Derek: Yes, there’s always more. You have your responsibilities but you have your yearnings. It kind of plays off that and I think everyone in the back of their minds has had those feelings at one time or another. It’s not about being… untrue. It’s just about those feelings and to deny that, is to be untrue, you know? We are all human. It took me a while to get there but yes, we are only human and that’s what that song is about.
Polly: Well, it’s so pretty.
Derek: Working with Shane has been amazing because when he heard me play he said wow this is music that I like. Working with him and seeing his enthusiasm it made it all that much easier I was able to be myself and I was able to write what I wanted to write, no pressure at all, he’s a pretty mellow guy.
Polly: But he’s a task master.
Derek: Absolutely, and like I said I don’ t know if I’ll ever be able to have that discipline but he is someone who knows what he wants. I’ve always been jealous of people who have that ability to know what they want. To wake up in the morning and say I’m going to do this, I’m going to do this and I’m going to check off all my boxes you know. I get up in the morning and say oh what do you want to do today, oh I don’t know what do you want to do today? Haha.
Derek: I’m really fortunate to have support and a lot of good friends, I think that will help me find my way. It’s nice to be able to be doing this again and I’m not naïve at all when it comes to dues. I absolutely have to pay my dues all over again. As I said I was in a band for 10 years.
Polly: Yes, let’s talk about that.
Derek: I was in a band called The Return and we were kind of in the vein of the Police and The Clash but we had a little bit more post rock influences, like the band Fugazi and influences from some of our peers who are still around today. We started out as a SKA band in high school and it whittled down to the 3 core members. Myself, Justin Dempsey, who currently plays with Stop Breathing who was just on tour with the Pullmen sitting in on drums. He’s really continued playing music on his own and Justin is absolutely a juggernaut on the drums and Andrew Gavigan played bass. Andrew actually doesn’t play music anymore but is a very successful fitness equipment entrepreneur and has done very well for himself. The 3 of us initially decided to go it on our own. We set up all our own tours, toured around the country for 6 years, we were invited on tour over to the UK in 2006 with RX Bandits they wanted us to come. We got on Myspace, sent out a plea saying we need a driver for us in the UK and someone came back and said he’d do it. So in true punk fashion we drove around the UK and toured in a hatchback. They drive the smallest cars over there. It went really well and we recorded 4 full length records, that we are all super proud of them. After a while we couldn’t quite get to the next level even though we had the talent, we had the songs but I think is was hard to come back after every tour and start over. How do you pay rent? The bane of all touring musicians is – what do you do when you come back from tour? You just want to go right back out on tour because that’s all you know, that’s how you sustain. It finally came to a head. No bad feelings but we all kind of looked at each other one day and Andrew, not that he was the catalyst or anything because it was all in our heads, said “I don’t know if I want to do this anymore”. He said, “I want to move to New York, I want to do something different”. And there was no push back.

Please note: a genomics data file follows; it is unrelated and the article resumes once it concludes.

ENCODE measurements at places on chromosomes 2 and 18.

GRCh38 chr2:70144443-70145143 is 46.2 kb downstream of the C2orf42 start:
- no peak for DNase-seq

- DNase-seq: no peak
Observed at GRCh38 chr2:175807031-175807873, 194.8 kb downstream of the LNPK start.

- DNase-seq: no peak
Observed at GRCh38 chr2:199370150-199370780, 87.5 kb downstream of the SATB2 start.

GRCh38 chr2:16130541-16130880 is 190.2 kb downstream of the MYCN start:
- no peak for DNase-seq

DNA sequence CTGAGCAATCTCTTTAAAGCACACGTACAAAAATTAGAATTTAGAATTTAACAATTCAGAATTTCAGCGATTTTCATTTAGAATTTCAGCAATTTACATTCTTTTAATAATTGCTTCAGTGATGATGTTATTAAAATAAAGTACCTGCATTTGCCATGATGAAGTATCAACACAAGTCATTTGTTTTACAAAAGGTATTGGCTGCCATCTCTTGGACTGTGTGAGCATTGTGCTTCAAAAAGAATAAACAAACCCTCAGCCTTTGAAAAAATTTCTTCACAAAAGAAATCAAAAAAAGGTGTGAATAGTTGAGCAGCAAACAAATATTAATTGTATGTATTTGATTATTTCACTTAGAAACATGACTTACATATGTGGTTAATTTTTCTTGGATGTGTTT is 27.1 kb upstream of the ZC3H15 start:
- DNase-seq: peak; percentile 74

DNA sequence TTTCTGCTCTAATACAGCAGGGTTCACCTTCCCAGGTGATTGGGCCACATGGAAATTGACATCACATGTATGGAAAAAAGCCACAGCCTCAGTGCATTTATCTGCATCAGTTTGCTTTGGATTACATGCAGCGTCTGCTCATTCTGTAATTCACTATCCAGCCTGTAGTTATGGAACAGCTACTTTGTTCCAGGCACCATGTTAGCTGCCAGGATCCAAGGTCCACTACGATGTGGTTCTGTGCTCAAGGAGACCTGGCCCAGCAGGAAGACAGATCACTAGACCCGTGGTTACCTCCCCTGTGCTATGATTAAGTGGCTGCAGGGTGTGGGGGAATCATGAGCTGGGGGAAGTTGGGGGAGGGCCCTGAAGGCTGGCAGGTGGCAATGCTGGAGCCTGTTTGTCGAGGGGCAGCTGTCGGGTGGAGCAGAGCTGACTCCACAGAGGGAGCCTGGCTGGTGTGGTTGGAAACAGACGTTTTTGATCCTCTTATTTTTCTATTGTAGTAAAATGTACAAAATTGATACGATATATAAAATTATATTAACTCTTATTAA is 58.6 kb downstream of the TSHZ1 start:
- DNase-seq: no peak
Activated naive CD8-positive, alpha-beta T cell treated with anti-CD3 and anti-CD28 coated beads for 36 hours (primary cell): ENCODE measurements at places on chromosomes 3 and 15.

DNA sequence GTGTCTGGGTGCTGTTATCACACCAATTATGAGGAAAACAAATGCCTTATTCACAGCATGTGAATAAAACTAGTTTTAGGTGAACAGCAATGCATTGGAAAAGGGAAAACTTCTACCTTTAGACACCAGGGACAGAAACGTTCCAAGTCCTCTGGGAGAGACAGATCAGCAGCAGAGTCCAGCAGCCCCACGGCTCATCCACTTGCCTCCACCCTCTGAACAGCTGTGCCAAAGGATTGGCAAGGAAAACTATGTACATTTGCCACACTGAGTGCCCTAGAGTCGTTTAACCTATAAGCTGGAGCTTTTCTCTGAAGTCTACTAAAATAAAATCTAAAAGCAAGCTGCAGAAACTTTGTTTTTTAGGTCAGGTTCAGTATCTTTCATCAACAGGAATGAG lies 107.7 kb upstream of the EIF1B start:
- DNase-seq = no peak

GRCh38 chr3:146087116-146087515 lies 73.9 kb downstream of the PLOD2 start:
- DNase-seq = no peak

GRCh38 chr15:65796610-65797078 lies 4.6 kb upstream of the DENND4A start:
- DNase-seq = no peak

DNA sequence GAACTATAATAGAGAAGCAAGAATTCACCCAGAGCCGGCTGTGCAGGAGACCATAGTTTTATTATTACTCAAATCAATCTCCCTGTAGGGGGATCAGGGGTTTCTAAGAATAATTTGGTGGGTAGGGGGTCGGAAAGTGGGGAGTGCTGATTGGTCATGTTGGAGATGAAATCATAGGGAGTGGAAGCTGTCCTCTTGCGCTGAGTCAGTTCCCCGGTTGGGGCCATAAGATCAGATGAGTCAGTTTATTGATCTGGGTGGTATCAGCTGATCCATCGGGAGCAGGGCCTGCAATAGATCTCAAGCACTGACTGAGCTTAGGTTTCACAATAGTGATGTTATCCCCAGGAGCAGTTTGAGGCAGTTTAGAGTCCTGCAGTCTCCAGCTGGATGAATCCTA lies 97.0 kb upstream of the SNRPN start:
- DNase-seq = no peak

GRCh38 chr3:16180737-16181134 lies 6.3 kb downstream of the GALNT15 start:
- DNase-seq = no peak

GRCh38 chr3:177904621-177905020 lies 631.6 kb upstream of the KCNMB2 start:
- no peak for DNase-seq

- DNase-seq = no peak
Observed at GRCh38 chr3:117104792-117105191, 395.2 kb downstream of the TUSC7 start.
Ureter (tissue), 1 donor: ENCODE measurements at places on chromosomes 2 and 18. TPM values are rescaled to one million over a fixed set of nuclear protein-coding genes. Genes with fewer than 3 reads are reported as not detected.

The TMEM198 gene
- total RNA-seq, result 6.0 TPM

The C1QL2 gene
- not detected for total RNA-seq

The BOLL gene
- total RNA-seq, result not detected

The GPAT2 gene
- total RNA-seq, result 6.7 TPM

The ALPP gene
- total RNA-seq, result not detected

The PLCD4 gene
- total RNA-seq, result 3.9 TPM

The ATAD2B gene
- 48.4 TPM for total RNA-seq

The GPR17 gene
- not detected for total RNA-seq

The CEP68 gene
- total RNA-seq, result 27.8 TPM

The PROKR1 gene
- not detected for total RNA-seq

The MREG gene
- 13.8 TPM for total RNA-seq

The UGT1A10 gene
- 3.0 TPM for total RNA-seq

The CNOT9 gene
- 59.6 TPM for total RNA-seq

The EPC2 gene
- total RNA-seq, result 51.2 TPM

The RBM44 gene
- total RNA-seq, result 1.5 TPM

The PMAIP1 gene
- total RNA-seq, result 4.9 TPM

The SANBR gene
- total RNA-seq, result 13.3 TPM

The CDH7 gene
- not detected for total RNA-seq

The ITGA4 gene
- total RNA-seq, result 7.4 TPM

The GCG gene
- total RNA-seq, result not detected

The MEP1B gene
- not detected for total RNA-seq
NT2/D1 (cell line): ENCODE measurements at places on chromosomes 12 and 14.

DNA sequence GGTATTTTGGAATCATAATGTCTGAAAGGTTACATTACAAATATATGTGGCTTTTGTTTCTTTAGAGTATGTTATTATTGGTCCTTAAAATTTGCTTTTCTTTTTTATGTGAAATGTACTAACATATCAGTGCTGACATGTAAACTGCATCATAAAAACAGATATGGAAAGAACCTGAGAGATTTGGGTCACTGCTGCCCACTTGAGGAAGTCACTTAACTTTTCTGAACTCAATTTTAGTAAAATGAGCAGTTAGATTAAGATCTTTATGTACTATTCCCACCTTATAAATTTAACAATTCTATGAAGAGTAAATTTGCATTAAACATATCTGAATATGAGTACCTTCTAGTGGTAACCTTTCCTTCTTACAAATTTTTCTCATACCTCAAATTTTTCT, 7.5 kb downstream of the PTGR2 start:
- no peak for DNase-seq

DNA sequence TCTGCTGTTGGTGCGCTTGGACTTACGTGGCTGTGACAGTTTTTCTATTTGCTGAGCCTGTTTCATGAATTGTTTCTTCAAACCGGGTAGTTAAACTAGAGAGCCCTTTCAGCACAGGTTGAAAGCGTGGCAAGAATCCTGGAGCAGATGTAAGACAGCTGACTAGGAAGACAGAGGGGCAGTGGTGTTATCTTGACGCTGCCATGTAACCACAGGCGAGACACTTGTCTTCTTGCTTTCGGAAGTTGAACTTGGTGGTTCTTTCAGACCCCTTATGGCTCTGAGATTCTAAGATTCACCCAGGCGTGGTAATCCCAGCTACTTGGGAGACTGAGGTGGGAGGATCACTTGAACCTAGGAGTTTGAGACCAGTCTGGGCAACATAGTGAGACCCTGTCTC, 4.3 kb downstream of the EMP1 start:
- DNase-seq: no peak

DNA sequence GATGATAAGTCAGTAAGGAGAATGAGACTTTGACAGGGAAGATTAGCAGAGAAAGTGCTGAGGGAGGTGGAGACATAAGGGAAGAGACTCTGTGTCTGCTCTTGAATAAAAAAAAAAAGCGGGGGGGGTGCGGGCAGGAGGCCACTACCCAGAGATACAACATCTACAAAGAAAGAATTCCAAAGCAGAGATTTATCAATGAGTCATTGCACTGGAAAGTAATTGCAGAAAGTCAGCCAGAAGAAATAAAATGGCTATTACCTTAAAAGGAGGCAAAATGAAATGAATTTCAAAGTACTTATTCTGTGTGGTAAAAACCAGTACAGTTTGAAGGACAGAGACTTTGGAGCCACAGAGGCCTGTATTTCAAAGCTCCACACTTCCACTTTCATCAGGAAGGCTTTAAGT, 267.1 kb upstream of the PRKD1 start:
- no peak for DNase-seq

Justin and I just looked at each other and we kind of agreed. There was not “What!?” “What are you thinking?” There was no animosity. It was just, wow, we’re so glad you said that.
Derek: And you know the months after we were really regretful and remorseful because that’s all we wanted to do but we didn’t do anything to continue. So that whole thing when I say I paid my dues I literally feel like I have. We worked really hard, did everything on our own, printed our own T-shirts, we did have a record label, who was just one person Matt Martin, he was like the 5th Beatle or the 4th Return but we wouldn’t have been able to do anything without him. Between the 4 of us we did everything ourselves. And it was really great and it was really rewarding but it was really hard. I’m not going to play dumb when I say this time around I’m going to know that I’m going to have to pay my dues, again. I’m not expecting anything from this F’d up world. I know that I’ve been playing for awhile and I could be like hey, where’s my record contract and where’s my money but I would like to think that I’m too humble to do that. Because I know there are a lot of hard working people out there that have been doing it for a long time. They totally deserve it and for some they’re never going to get it and that’s too bad. I don’t want to be one of those people. I’m really going to work for it and hopefully get my break somewhere along the way. In the meantime I’ll still work and I’ll still be dad and I’ll always write. That’s my goal to somehow play music. Then again I should probably compartmentalize that goal cause of ”what do you want to do? I don’t know what do you want to do?” It’s going to be much more difficult. I should probably set some goals and I have. I’d like to set up a tour I’d love to release a full length record and just get out on the road.
Polly: And eventually do this as a full time job.
Derek: Absolutely, I’m living vicariously through Lee Koch. He’s just been with his family on the road in a trailer and that’s just beautiful to me I’d love to do that. And his shows are not at huge venues but he’s on the road and he’s been playing and he has no hang ups and at any moment he can stop and turn the car around somewhere else and he’s got his family with him, his guitar and so I’ve been closely monitoring that.
Polly: You know it’s possible.
Derek: That’s what I learned when you go on tour, you set it up and stay in peoples homes and you meet and become friends and play shows and that’s where the magic happens. And my wife, she’d be there in a heartbeat. If I came out and said out of the blue, you know it’d be really cool if we could just get the F out of here and before I’m even done talking, she’s like already on Craigslist looking for a trailer. She’s very into it. But I’d love that, to go around the country and play music and meet people. That’s probably not great for being a lucrative rock star because all I’d want to do is play free shows but I’m sure there’s a way to meet in the middle. To at least do the day to day and be happy.